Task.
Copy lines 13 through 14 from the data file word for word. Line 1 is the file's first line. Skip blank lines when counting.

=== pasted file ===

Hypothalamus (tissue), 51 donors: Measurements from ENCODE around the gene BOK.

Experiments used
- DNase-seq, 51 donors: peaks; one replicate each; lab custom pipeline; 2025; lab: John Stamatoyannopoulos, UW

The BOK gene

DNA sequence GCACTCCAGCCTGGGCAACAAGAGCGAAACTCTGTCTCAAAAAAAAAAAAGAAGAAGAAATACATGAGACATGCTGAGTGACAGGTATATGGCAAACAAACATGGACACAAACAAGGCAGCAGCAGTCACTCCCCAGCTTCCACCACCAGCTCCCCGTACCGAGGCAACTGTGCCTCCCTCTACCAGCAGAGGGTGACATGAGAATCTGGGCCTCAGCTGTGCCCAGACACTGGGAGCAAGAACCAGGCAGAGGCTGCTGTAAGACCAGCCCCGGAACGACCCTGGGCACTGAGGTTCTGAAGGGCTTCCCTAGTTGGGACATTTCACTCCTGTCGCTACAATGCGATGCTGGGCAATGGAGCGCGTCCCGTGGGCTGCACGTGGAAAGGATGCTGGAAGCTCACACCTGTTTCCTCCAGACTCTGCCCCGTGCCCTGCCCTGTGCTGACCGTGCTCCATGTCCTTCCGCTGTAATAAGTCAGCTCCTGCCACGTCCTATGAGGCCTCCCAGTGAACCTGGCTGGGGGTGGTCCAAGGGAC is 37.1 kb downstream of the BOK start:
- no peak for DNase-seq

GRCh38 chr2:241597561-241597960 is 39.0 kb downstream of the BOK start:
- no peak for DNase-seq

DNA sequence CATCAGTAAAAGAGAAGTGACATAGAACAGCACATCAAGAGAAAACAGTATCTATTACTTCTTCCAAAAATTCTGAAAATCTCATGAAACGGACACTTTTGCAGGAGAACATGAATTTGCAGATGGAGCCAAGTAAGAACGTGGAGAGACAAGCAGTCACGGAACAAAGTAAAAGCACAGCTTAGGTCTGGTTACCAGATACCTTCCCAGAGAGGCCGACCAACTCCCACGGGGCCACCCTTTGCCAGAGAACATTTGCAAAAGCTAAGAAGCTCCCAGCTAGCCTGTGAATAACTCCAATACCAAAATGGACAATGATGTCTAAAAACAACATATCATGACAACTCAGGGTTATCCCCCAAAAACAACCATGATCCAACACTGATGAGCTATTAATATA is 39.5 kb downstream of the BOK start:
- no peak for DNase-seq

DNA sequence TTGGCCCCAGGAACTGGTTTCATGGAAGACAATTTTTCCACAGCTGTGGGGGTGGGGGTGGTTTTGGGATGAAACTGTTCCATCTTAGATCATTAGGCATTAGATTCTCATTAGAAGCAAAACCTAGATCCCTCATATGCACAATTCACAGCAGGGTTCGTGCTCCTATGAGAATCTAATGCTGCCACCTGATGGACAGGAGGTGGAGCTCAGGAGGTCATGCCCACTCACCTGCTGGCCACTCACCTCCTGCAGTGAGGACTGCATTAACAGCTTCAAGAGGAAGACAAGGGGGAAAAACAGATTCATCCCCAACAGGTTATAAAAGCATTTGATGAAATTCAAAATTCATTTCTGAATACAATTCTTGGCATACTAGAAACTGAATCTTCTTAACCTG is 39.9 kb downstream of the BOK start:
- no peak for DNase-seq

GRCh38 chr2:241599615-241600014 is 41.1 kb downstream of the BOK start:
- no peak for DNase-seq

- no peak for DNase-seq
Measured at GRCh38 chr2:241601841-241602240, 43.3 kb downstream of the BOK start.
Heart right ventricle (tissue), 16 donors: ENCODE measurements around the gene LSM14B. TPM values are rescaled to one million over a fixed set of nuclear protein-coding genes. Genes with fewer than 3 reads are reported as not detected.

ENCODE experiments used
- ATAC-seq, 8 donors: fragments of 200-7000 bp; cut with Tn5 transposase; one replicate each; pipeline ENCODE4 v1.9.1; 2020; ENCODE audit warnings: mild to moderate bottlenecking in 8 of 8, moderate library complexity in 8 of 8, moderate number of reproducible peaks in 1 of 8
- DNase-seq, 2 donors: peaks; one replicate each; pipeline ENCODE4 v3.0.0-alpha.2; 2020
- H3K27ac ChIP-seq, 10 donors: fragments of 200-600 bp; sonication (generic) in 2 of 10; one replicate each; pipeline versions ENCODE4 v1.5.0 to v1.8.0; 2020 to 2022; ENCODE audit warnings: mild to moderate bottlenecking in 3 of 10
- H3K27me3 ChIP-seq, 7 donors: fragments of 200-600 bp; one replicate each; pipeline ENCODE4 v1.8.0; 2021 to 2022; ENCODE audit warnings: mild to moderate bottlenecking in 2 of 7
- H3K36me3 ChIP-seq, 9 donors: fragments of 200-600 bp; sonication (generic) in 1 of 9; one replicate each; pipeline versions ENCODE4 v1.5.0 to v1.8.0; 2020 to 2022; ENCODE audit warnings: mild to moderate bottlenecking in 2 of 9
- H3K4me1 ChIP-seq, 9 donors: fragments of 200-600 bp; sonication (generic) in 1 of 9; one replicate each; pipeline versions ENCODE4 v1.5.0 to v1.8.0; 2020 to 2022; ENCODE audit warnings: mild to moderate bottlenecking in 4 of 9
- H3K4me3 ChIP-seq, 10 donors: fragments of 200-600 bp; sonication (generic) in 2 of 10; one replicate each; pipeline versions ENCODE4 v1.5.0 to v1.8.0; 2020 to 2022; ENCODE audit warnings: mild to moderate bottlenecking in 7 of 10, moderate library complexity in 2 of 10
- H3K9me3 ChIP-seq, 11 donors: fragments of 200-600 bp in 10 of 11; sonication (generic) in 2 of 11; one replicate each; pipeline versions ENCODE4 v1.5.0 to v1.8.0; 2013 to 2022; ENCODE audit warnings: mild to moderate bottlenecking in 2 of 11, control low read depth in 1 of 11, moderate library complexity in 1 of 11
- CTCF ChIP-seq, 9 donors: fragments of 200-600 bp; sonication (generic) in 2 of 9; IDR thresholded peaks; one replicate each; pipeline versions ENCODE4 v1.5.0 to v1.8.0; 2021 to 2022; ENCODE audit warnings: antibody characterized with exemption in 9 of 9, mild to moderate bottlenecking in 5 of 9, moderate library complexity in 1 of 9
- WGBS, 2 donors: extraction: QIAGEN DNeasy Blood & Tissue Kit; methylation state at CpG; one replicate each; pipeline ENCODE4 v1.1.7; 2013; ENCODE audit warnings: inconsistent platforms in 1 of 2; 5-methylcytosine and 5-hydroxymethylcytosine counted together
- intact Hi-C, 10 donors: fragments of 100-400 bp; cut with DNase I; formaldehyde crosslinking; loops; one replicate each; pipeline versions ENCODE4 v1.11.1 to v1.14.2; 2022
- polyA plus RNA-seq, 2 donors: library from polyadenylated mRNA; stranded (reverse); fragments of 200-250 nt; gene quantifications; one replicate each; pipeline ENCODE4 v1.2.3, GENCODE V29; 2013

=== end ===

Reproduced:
GRCh38 chr2:241599615-241600014 is 41.1 kb downstream of the BOK start:
- no peak for DNase-seq